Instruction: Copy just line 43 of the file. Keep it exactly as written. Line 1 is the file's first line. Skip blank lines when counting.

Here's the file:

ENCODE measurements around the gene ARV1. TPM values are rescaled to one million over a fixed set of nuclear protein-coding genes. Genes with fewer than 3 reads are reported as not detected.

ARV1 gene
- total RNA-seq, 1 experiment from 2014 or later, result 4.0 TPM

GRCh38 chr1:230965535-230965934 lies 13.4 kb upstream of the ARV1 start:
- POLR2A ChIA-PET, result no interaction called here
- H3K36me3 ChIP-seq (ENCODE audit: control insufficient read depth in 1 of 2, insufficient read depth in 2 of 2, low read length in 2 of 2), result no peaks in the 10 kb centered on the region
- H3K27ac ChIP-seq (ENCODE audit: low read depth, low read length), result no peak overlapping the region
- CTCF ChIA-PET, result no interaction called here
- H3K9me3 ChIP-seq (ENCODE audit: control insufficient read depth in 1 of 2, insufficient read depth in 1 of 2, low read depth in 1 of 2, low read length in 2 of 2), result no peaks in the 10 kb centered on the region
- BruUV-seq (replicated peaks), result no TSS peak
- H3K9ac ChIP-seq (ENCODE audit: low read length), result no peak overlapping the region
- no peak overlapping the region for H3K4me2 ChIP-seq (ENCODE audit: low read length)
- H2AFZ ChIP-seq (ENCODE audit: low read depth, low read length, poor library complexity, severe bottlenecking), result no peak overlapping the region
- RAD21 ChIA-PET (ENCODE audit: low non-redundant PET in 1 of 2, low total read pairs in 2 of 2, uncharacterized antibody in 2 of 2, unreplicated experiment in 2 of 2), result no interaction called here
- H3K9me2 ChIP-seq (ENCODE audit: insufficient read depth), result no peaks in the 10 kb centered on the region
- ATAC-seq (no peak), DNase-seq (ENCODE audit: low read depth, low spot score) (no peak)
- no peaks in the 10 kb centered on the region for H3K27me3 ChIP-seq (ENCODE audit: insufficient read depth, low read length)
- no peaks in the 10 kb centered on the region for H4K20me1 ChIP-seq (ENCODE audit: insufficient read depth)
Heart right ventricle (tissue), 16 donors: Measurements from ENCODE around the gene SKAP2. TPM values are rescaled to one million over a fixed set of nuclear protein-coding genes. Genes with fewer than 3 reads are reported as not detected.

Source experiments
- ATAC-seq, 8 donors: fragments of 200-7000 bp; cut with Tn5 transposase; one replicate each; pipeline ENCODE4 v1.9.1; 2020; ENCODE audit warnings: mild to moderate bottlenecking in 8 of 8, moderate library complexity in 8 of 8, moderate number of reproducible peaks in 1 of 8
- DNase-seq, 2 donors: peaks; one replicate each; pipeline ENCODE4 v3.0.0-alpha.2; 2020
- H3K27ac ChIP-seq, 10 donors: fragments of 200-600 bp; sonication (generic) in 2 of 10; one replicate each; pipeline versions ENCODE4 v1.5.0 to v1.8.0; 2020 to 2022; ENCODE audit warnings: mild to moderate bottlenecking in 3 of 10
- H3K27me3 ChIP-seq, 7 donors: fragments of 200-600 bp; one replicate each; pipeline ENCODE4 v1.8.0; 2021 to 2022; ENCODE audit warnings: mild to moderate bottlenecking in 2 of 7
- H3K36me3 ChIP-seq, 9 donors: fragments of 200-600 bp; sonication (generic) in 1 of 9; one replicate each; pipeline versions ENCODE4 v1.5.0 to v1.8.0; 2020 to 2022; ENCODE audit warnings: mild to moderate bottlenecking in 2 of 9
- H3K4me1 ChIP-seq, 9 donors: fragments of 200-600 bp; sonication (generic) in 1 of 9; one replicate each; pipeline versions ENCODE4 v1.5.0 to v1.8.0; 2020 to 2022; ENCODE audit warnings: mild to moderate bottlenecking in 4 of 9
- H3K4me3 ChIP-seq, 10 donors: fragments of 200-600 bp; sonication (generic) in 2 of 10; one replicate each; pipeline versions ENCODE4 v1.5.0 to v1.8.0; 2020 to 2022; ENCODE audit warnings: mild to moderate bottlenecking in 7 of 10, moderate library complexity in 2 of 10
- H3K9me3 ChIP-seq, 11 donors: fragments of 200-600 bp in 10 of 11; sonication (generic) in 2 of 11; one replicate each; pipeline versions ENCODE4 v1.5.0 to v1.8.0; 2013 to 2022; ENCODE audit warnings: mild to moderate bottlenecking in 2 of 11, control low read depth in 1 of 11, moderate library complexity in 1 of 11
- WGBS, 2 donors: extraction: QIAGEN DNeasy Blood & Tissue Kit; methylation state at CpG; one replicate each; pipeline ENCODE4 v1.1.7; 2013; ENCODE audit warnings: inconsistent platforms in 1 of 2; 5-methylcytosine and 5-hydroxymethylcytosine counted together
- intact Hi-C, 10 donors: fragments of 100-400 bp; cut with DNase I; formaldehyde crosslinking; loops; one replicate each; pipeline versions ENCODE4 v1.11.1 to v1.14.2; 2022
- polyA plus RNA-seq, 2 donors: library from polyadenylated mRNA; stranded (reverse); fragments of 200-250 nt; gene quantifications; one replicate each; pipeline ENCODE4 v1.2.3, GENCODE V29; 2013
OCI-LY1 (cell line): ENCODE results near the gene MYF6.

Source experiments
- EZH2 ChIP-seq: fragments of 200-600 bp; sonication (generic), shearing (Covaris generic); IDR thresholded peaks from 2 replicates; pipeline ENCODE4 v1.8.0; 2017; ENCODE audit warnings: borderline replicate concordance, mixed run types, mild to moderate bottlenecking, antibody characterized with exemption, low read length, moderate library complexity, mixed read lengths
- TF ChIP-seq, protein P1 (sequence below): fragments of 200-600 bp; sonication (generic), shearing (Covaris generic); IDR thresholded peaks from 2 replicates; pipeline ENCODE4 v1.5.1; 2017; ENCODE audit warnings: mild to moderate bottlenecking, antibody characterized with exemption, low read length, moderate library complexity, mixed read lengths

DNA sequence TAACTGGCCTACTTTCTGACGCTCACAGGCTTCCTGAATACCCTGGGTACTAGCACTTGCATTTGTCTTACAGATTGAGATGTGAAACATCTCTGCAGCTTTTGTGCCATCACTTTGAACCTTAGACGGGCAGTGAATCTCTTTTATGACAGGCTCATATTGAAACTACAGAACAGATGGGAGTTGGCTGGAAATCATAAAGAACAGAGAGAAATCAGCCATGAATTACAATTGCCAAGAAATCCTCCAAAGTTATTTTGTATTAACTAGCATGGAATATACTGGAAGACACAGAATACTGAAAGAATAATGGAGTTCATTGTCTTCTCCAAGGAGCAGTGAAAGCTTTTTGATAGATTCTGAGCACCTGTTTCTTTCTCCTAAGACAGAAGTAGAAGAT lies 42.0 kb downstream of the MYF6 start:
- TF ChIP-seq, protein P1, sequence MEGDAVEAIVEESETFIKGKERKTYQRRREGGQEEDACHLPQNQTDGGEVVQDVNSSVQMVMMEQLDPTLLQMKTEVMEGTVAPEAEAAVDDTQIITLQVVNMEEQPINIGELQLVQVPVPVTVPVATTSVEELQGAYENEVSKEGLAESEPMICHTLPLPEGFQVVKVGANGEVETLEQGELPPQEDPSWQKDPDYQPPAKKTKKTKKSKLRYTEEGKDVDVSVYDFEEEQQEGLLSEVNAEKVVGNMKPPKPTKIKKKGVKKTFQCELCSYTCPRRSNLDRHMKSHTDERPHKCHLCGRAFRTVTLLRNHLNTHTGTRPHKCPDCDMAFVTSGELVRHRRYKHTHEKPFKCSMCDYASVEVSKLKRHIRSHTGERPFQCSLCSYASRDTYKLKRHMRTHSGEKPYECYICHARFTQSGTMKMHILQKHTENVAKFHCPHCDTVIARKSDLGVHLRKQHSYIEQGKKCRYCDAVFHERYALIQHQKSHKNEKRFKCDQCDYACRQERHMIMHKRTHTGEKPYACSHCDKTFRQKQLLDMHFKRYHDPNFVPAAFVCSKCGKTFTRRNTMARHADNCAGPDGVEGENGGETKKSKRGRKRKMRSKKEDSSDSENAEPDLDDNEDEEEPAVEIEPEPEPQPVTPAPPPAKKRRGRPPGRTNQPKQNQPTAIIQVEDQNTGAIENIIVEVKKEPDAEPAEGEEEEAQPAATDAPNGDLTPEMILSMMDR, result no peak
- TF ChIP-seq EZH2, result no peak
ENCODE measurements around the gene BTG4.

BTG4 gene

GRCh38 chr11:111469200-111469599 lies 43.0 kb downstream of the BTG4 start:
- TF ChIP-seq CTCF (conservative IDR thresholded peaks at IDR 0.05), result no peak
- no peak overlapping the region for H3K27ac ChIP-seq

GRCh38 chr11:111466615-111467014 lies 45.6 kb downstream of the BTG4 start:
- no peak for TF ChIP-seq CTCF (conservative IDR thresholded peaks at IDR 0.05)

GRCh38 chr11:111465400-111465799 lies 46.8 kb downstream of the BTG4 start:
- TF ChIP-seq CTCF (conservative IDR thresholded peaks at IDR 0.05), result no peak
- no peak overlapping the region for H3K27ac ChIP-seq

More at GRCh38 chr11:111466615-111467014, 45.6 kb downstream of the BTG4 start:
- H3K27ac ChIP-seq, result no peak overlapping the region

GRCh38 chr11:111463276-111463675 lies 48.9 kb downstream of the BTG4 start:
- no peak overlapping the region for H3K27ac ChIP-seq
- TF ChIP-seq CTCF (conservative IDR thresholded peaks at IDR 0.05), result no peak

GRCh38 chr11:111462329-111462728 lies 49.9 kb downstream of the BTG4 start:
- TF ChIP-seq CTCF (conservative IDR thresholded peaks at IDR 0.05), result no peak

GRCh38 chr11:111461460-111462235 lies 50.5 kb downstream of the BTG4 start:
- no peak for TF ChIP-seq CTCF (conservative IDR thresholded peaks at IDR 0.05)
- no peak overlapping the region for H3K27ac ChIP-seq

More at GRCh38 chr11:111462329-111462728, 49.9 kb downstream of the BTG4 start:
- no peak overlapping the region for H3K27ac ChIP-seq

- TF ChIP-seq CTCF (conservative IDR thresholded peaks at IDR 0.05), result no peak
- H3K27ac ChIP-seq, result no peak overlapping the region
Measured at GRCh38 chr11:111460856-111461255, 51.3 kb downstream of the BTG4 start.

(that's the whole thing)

- no peak overlapping the region for H3K27ac ChIP-seq